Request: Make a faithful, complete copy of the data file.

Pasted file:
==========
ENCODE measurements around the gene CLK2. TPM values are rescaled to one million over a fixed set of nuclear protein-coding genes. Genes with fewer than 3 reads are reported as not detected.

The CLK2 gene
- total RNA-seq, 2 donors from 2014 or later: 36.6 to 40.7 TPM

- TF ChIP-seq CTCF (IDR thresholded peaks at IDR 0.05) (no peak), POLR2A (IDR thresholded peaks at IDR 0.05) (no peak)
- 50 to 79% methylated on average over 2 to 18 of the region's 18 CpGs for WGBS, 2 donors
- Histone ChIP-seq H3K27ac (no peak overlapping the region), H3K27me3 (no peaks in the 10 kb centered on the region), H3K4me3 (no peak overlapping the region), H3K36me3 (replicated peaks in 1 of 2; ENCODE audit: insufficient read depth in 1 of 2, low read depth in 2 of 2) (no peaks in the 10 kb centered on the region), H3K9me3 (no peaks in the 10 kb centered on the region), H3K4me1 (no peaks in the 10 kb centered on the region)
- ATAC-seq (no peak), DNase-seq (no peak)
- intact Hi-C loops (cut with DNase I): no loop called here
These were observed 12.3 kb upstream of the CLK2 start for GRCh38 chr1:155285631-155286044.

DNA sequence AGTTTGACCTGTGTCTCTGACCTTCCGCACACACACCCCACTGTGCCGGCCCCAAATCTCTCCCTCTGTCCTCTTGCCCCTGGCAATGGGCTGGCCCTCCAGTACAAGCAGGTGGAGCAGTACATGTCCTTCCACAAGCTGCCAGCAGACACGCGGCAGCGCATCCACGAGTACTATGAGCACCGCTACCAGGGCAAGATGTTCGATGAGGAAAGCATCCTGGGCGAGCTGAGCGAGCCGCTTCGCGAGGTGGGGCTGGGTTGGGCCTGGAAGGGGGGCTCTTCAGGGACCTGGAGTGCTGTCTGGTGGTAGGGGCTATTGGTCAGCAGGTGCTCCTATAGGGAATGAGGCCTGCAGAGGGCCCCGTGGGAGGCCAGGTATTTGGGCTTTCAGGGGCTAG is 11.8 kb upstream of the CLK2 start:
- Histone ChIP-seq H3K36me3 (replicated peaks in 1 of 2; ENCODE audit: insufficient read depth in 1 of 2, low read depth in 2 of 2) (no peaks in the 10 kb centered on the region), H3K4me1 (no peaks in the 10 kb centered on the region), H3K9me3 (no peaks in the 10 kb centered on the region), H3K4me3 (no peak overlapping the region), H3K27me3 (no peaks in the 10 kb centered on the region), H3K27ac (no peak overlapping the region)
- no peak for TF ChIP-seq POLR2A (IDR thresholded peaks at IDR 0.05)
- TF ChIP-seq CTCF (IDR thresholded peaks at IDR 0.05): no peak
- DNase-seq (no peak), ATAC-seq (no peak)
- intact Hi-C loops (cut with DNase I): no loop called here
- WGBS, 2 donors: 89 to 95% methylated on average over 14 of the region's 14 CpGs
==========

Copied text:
ENCODE measurements around the gene CLK2. TPM values are rescaled to one million over a fixed set of nuclear protein-coding genes. Genes with fewer than 3 reads are reported as not detected.

The CLK2 gene
- total RNA-seq, 2 donors from 2014 or later: 36.6 to 40.7 TPM

- TF ChIP-seq CTCF (IDR thresholded peaks at IDR 0.05) (no peak), POLR2A (IDR thresholded peaks at IDR 0.05) (no peak)
- 50 to 79% methylated on average over 2 to 18 of the region's 18 CpGs for WGBS, 2 donors
- Histone ChIP-seq H3K27ac (no peak overlapping the region), H3K27me3 (no peaks in the 10 kb centered on the region), H3K4me3 (no peak overlapping the region), H3K36me3 (replicated peaks in 1 of 2; ENCODE audit: insufficient read depth in 1 of 2, low read depth in 2 of 2) (no peaks in the 10 kb centered on the region), H3K9me3 (no peaks in the 10 kb centered on the region), H3K4me1 (no peaks in the 10 kb centered on the region)
- ATAC-seq (no peak), DNase-seq (no peak)
- intact Hi-C loops (cut with DNase I): no loop called here
These were observed 12.3 kb upstream of the CLK2 start for GRCh38 chr1:155285631-155286044.

DNA sequence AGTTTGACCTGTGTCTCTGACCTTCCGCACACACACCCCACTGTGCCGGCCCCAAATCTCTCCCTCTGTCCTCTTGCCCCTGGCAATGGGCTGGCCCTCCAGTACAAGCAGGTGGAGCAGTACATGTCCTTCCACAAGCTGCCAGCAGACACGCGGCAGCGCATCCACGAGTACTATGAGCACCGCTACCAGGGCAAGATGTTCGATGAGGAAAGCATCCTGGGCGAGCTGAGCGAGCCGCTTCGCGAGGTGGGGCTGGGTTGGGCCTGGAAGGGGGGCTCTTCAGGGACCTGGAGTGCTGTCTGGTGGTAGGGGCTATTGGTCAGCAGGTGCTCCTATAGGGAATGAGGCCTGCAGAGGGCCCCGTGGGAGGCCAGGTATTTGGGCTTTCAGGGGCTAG is 11.8 kb upstream of the CLK2 start:
- Histone ChIP-seq H3K36me3 (replicated peaks in 1 of 2; ENCODE audit: insufficient read depth in 1 of 2, low read depth in 2 of 2) (no peaks in the 10 kb centered on the region), H3K4me1 (no peaks in the 10 kb centered on the region), H3K9me3 (no peaks in the 10 kb centered on the region), H3K4me3 (no peak overlapping the region), H3K27me3 (no peaks in the 10 kb centered on the region), H3K27ac (no peak overlapping the region)
- no peak for TF ChIP-seq POLR2A (IDR thresholded peaks at IDR 0.05)
- TF ChIP-seq CTCF (IDR thresholded peaks at IDR 0.05): no peak
- DNase-seq (no peak), ATAC-seq (no peak)
- intact Hi-C loops (cut with DNase I): no loop called here
- WGBS, 2 donors: 89 to 95% methylated on average over 14 of the region's 14 CpGs